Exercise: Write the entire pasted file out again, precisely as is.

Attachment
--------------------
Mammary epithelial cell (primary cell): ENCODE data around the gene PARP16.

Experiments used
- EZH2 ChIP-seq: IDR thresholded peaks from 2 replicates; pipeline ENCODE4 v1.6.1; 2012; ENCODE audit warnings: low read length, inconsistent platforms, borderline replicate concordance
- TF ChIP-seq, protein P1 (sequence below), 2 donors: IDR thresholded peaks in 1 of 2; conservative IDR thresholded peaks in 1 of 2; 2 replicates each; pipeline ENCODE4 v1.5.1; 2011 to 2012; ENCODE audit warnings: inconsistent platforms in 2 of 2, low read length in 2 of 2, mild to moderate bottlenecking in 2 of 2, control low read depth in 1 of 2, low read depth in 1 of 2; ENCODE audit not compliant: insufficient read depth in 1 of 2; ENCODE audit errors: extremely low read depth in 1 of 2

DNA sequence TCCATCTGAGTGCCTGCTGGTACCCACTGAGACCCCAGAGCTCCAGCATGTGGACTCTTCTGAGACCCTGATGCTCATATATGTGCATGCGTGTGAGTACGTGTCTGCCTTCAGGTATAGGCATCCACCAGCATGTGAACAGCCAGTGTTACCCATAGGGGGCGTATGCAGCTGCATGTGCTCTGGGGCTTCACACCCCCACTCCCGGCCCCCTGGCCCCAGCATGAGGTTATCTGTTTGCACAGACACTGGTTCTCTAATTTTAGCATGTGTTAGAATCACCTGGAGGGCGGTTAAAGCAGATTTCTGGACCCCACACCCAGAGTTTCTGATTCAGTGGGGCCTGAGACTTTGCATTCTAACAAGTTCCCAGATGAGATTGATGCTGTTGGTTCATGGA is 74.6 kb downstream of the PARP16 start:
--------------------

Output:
Mammary epithelial cell (primary cell): ENCODE data around the gene PARP16.

Experiments used
- EZH2 ChIP-seq: IDR thresholded peaks from 2 replicates; pipeline ENCODE4 v1.6.1; 2012; ENCODE audit warnings: low read length, inconsistent platforms, borderline replicate concordance
- TF ChIP-seq, protein P1 (sequence below), 2 donors: IDR thresholded peaks in 1 of 2; conservative IDR thresholded peaks in 1 of 2; 2 replicates each; pipeline ENCODE4 v1.5.1; 2011 to 2012; ENCODE audit warnings: inconsistent platforms in 2 of 2, low read length in 2 of 2, mild to moderate bottlenecking in 2 of 2, control low read depth in 1 of 2, low read depth in 1 of 2; ENCODE audit not compliant: insufficient read depth in 1 of 2; ENCODE audit errors: extremely low read depth in 1 of 2

DNA sequence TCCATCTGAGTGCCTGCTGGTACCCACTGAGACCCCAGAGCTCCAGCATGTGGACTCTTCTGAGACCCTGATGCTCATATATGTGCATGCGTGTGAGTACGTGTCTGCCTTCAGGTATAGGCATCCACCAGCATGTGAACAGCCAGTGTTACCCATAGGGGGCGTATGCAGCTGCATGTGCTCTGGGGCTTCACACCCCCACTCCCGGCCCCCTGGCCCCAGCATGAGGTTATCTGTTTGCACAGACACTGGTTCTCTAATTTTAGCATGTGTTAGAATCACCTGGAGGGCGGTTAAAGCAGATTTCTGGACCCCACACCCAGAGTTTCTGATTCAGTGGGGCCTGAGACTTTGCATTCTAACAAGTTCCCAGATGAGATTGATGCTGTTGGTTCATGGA is 74.6 kb downstream of the PARP16 start: